The Terry Family Foundation announced that Madison’s only arts residency, Edenfred, will close in December 2010 after encountering insurmountable legal obstacles.

The residence, located on Highlands Avenue on the city’s far west side, is “a place to create,” according to a statement from the Edenfred.

The home provides workspace and uninterrupted time to artists of all disciplines.

Edenfred has also provided Day Fellow programs to University of Wisconsin graduate students seeking integration and involvement in the arts community, the statement said.

The announcement came after a nearly year-long legal battle with the city beginning with Edenfred’s application for tax exemption status in 2009, the statement added. In response, the city cited additional zoning violations concerning the property.

Before the dispute could reach the appeals process, the Terry Family Foundation made the decision to forgo costly renovations and continued controversy.

David Wells, Edenfred’s executive director, said the closing of Edenfred was the result of political practices. He added Edenfred is a rare property in the region.

“There are not that many residency programs in the Midwest,” Wells said. “It’s a great resource for people who want to get away to work but don’t want to travel.”

The mansion has housed nearly 400 residents since its opening in 2004, the statement said.

In addition to encouraging interdisciplinary collaborations, Edenfred served as a national model for its fellowship programs. Residents were also required to have some direct interaction with the Madison community during their time at Edenfred, the statement added.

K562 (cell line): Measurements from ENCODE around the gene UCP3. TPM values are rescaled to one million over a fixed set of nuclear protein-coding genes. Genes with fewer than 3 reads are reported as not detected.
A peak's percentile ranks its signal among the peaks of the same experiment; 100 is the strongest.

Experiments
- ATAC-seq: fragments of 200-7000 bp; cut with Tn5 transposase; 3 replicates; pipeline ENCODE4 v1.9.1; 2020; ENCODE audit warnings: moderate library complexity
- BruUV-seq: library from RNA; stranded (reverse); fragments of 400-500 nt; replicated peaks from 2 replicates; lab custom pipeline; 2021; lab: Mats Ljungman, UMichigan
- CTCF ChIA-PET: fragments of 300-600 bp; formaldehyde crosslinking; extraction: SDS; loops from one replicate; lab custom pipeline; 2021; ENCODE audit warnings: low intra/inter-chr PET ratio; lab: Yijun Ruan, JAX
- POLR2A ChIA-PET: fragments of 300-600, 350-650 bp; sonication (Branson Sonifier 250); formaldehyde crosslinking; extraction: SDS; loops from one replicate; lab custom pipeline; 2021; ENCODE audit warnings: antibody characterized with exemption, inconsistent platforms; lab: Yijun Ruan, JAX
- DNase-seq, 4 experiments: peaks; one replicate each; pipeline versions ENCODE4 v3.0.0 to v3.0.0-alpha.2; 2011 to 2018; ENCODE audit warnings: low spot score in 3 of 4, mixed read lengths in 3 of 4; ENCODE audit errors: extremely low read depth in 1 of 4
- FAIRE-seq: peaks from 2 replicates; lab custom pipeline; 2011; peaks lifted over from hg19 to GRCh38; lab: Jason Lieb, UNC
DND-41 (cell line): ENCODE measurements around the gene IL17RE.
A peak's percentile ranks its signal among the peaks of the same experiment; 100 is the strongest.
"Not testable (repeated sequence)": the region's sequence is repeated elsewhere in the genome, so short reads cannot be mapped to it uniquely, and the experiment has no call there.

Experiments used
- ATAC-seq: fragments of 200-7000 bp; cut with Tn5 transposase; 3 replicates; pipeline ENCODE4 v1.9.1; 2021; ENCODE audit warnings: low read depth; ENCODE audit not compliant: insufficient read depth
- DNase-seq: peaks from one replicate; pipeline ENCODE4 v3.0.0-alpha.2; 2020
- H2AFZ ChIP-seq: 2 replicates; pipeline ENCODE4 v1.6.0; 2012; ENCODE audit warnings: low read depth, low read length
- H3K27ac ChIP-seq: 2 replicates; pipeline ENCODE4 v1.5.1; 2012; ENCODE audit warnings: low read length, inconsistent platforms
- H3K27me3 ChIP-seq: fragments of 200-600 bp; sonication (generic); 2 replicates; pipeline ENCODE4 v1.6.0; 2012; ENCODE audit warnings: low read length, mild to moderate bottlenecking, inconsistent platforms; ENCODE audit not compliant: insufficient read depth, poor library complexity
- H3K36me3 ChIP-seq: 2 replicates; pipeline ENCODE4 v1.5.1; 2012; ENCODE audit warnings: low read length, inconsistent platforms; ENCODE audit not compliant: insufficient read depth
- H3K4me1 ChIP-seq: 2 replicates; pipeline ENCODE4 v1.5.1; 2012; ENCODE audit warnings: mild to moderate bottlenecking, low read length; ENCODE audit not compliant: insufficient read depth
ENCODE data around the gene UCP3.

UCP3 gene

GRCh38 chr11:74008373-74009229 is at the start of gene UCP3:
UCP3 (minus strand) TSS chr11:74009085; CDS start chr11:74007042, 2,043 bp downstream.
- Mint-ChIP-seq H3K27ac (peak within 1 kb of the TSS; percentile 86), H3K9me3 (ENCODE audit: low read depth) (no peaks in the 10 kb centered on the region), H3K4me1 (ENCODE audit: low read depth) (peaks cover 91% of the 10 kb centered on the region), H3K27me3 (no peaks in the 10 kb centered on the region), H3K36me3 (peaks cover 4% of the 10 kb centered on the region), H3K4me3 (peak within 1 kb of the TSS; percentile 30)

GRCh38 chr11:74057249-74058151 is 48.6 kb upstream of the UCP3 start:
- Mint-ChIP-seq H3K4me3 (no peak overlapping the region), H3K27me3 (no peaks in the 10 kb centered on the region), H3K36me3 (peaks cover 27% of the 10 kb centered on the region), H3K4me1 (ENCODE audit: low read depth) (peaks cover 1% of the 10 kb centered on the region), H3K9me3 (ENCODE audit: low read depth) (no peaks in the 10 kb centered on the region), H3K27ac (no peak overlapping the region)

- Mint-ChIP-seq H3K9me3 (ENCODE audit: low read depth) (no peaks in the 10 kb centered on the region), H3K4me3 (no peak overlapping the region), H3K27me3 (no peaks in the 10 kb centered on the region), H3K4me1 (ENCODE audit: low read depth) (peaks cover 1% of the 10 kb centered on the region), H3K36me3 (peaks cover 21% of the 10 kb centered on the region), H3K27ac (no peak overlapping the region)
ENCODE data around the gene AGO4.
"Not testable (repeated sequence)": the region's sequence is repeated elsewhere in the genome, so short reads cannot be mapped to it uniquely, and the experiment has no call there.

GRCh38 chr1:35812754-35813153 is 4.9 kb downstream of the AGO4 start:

Edenfred was the principle undertaking of the Terry Family Foundation, which has vowed to continue its efforts to support and foster emerging artists in a press release.

The west side residence also played host to faculty from the UW and universities around the country. The grounds boast five bedrooms, gardens, and a swimming pool situated on 2.5 acres of land and will be put on the market after the home’s closing.

City Council President Mark Clear, District 19, said he was upset by the news.

“Edenfred was a big asset to the community,” Clear said. “It was great for artists both in town and visiting.”

Clear said although the main dispute between the Terry Foundation and the city concerned the residency’s application for tax exemption status, not all of Edenfred’s neighbors and other members of the district were willing to lend their full support.

“It’s definitely a loss to the community, but we found that not all neighbors were particularly supportive of the current location and the fact that the building was in clear violation of zoning regulations,” Clear added.

Clear also said he drafted a zoning ordinance that may have allowed for Edenfred to remain open. He added he was trying to gain neighbor support and felt surprised by the timing of the closing announcement.

Wells said Edenfred provided a positive impact on the Madison area.

“We have provided an incredible service to many organizations and assisted them with goals they may not have otherwise accomplished,” He said. “Edenfred functioned to bring people in and invigorate the community.”